Black Rebel Motorcycle Club
Words by Maggie Gulasey | Photos by James Minchin
Twice in my short life I have found myself immersed in the potent butterflies of love, doused with nervousness, excitement, and a fleck of fear—but not for another person. Rather, it’s been for the extraordinary and profoundly authentic passions in life that have illuminated my simple existence.
My first love affair came to fruition when I encountered live music at a young age. Some astute individuals sang, “When you fall in love, you know you are done.” Though lacking the talent for mastering an instrument, I eagerly devoured the music, and I indeed knew I was done; music was forever going to be a part of my lifeblood, even if that meant supporting the melodic experts from the business or the avid-fan side of things.
The second time my heart was kidnapped occurred the moment I first rode a motorcycle. Nothing can match how those two wheels make me feel. I truly came alive with the world at my side, experiencing life in a unique and more gratifying way aboard my beautiful vintage two-stroke.
Both music and my motorcycle enable a mental departure from the tedious rigors that often swallow daily life, allowing me to recall and enjoy the simple magic this world grants. Once in a blue moon my two lovers delightfully harmonize, creating a motorcycle and rock ‘n’ roll utopia. I have found this elusive nirvana in the band Black Rebel Motorcycle Club.
Since 1998, Robert Levon Been, Peter Hayes and, later, Leah Shapiro have been composing intelligent, honest, and soulful atmospheric vibrations. Their music makes me want to fall in love, fight, dance, or ride my RD400 while it blasts in my ears. After watching the 1953 classic The Wild One, directed by László Benedek and starring Marlon Brando, Been and Hayes derived their name from the gang led by Johnny Strabler, called “Black Rebel Motorcycle Club.”
The band had to grow into the name a bit. Been recalls thorny moments during their early gigs: “The first couple of tours were little bars we would play, and different motorcycle clubs would come and they would invade the space and were really intense and aggressive. There were no physical altercations, but it was kind of a ‘Who are you to call yourself a motorcycle club when you are just a little pissy three-person rock band?’ They mostly just wanted to make sure we knew the history of the name and had some respect for it. Once we proved we know where it comes from and we are not just cashing in on the fad of that, then we would buy them a drink and hang out, and all they really want is just a good time. We ended up making strange friends along the way that way. We fell in love with riding later, and we have not really wanted to play it up too much. It is more of a meditative, spiritual, personal thing. It’s the one time you can kind of find that space of your own, and it should be. Sacred is probably too big of a word, but it’s just something personal of your own, which is probably different for each person. It is nice having it be just that and learning that motorcycling is not the clichés you think it is about.”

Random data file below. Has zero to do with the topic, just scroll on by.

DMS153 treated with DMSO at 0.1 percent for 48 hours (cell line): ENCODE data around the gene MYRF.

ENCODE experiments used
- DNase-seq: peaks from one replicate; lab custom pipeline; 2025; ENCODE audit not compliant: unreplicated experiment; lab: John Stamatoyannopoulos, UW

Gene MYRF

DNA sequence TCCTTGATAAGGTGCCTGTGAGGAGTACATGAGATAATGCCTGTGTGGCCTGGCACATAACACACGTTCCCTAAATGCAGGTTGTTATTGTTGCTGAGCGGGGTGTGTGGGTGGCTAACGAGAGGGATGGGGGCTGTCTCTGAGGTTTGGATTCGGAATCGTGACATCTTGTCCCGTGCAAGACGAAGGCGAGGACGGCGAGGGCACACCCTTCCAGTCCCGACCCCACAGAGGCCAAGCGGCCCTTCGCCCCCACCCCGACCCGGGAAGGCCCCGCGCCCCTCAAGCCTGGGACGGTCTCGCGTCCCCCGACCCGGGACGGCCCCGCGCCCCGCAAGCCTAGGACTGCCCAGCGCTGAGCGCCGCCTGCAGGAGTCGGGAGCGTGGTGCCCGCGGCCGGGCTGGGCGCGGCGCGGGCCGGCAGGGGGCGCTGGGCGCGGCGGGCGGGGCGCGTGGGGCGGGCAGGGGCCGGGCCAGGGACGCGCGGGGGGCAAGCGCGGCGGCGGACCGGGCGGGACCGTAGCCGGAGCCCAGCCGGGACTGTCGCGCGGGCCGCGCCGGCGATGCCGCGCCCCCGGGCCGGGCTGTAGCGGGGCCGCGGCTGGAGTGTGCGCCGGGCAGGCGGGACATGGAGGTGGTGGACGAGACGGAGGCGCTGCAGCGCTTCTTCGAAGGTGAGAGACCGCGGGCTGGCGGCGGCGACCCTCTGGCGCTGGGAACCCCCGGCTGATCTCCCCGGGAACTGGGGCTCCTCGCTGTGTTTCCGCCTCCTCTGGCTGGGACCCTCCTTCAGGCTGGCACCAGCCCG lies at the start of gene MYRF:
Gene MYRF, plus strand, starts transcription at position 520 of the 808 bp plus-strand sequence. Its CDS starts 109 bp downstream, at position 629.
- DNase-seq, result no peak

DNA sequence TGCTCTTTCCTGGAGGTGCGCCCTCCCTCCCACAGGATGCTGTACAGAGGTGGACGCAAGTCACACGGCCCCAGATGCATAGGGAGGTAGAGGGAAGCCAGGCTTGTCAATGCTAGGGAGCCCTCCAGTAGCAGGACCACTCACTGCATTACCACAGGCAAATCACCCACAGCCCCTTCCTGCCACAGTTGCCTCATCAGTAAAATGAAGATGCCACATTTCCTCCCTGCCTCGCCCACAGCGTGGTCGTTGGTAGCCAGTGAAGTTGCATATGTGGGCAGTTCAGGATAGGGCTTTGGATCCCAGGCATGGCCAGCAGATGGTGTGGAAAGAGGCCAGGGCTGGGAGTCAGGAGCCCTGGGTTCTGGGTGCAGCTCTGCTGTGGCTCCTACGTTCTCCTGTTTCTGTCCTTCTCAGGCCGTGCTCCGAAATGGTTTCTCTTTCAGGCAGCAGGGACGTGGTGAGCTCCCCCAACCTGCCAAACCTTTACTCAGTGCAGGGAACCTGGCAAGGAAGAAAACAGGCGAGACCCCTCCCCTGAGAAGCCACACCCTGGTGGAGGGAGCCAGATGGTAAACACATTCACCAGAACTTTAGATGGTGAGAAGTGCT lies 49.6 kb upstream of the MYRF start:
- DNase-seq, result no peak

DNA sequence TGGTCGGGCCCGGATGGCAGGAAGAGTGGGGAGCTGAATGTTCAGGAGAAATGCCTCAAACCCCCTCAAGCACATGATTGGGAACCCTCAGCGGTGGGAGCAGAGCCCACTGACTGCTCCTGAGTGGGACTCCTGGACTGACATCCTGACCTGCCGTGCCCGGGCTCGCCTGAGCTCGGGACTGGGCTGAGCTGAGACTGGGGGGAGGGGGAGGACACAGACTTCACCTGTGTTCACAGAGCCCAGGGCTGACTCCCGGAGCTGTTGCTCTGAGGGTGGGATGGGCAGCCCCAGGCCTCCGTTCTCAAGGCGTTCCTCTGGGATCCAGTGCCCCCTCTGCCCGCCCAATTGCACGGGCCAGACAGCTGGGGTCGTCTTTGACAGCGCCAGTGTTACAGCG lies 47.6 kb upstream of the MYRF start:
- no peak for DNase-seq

For nearly 20 years, BRMC has played all around the world, performing at various festivals and on long, arduous tours. In the midst of these concerts, when time allows, the band might sneak in an excursion. Their art has enabled them to ride in Africa, Cambodia, New Zealand, and Japan, to name just a few.
Been says, “You have a short amount of time to extract something out of this magical place that you might never be back to in your whole life. So you can truck around in a taxi or by foot, but all of a sudden when you are outside of a screen—car, glass, iPhone, or a TV screen—you are a part of the scenery and environment versus protected in a bubble. It is a sense of freedom to explore wherever your mind wanders; it is a gift when you can get away with it. You reach these places where you just stop and wander off into the forest and realize where you are and then hop back on and go again. We generally keep it to ourselves. It has been our own little thing we will do whenever we can steal some time. It was great discovering that a lot of countries are pretty lax about requiring a driver’s license. You can just show up, put a few bucks down, and take a bike. That was how I learned to ride. It was in Portugal, and I did not even have a license, and I learned that way.”
During one of their sparse gaps between shows, the band can finally enjoy a jaunt on their personal bikes at home. As vintage motorcycle admirers and owners, Hayes and Been know all too well the love-hate relationship that often accompanies them. Hayes reveals, “I had a Sportster for a while and broke the clutch on that and was looking for another one, and a friend was selling a CB550. It just so happened that I took it for a test ride and the clutch cable broke, and it was so fucking quick to fix; I was sold. I was used to working on old cars, and it is kind of like an old car.”